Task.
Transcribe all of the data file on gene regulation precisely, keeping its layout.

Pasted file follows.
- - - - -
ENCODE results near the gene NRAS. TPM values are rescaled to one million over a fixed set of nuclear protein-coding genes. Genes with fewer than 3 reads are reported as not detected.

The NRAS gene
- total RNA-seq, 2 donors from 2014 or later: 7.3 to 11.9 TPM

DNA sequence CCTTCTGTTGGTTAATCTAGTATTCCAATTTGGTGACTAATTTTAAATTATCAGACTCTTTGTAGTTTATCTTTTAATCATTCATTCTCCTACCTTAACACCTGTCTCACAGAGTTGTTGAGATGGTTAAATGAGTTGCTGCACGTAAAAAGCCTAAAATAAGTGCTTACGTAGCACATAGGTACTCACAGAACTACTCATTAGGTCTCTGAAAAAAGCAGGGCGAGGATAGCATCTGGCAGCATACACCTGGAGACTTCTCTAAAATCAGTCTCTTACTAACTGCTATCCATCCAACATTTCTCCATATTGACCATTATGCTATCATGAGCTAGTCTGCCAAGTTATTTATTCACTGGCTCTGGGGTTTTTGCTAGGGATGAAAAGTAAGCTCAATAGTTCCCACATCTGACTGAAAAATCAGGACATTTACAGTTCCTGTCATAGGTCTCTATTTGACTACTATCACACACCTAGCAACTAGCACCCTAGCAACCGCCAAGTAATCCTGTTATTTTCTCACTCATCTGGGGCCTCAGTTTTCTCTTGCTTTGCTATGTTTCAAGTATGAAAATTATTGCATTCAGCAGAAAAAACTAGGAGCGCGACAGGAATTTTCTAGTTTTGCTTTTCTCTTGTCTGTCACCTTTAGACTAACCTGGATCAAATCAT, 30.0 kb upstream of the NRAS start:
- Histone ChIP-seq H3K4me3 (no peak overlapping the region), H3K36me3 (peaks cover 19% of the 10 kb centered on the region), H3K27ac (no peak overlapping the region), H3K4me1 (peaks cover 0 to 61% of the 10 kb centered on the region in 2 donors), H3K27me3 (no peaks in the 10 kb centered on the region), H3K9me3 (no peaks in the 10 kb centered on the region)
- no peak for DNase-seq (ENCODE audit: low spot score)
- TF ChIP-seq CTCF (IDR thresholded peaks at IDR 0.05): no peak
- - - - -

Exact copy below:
ENCODE results near the gene NRAS. TPM values are rescaled to one million over a fixed set of nuclear protein-coding genes. Genes with fewer than 3 reads are reported as not detected.

The NRAS gene
- total RNA-seq, 2 donors from 2014 or later: 7.3 to 11.9 TPM

DNA sequence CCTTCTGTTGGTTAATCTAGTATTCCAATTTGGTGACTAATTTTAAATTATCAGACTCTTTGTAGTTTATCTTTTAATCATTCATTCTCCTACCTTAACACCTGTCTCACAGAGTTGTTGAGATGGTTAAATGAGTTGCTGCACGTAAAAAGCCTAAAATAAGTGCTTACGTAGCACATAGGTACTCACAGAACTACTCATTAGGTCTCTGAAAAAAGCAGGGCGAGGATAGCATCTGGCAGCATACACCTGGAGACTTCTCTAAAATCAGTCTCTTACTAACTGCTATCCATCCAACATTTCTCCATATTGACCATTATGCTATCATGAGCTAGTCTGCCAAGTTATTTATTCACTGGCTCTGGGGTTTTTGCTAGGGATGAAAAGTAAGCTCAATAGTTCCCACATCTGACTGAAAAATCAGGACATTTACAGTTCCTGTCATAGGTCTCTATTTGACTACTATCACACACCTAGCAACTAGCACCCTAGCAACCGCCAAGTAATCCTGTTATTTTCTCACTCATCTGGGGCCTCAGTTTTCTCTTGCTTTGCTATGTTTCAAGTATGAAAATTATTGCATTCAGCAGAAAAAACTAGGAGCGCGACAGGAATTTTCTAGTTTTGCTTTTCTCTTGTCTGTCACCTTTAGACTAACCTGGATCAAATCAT, 30.0 kb upstream of the NRAS start:
- Histone ChIP-seq H3K4me3 (no peak overlapping the region), H3K36me3 (peaks cover 19% of the 10 kb centered on the region), H3K27ac (no peak overlapping the region), H3K4me1 (peaks cover 0 to 61% of the 10 kb centered on the region in 2 donors), H3K27me3 (no peaks in the 10 kb centered on the region), H3K9me3 (no peaks in the 10 kb centered on the region)
- no peak for DNase-seq (ENCODE audit: low spot score)
- TF ChIP-seq CTCF (IDR thresholded peaks at IDR 0.05): no peak